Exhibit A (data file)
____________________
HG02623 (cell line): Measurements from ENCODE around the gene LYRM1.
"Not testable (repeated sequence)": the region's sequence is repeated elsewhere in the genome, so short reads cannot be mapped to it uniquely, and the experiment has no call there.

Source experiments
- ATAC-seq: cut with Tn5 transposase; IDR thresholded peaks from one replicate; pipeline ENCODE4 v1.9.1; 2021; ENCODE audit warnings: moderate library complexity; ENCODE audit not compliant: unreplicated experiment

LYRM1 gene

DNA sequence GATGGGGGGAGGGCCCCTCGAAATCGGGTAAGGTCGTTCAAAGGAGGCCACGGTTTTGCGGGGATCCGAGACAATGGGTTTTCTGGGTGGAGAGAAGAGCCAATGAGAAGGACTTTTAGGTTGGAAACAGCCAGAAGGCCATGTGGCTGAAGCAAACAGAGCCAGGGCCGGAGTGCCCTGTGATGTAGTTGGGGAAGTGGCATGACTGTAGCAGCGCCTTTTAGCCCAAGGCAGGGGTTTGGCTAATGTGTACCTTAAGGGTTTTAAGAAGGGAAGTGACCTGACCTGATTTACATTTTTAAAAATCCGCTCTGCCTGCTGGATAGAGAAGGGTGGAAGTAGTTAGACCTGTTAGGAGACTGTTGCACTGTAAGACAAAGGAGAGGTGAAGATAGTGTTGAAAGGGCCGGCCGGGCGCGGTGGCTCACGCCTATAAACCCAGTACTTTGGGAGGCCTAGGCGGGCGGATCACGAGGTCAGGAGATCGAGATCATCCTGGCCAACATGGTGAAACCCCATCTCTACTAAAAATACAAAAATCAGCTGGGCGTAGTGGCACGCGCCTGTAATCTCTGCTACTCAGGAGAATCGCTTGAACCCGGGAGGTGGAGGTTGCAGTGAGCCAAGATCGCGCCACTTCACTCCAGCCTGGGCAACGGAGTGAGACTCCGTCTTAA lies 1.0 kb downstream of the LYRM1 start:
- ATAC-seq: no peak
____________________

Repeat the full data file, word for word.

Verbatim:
HG02623 (cell line): Measurements from ENCODE around the gene LYRM1.
"Not testable (repeated sequence)": the region's sequence is repeated elsewhere in the genome, so short reads cannot be mapped to it uniquely, and the experiment has no call there.

Source experiments
- ATAC-seq: cut with Tn5 transposase; IDR thresholded peaks from one replicate; pipeline ENCODE4 v1.9.1; 2021; ENCODE audit warnings: moderate library complexity; ENCODE audit not compliant: unreplicated experiment

LYRM1 gene

DNA sequence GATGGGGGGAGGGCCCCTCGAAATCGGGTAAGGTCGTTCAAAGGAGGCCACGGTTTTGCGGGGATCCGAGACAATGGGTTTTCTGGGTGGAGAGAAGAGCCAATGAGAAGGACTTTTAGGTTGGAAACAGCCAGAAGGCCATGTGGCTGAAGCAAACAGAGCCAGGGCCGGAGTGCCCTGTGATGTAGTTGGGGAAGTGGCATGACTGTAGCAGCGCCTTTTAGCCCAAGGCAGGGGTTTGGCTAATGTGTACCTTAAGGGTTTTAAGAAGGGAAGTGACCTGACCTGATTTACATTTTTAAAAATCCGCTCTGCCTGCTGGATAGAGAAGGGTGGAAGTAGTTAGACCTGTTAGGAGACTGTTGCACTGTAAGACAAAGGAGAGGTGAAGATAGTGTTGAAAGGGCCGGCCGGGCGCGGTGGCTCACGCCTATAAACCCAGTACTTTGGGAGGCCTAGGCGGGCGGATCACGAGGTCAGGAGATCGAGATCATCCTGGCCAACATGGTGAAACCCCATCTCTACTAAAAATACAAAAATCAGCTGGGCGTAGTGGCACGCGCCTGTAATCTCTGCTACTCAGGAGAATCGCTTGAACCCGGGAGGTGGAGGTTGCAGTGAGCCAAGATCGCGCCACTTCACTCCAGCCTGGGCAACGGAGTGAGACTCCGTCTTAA lies 1.0 kb downstream of the LYRM1 start:
- ATAC-seq: no peak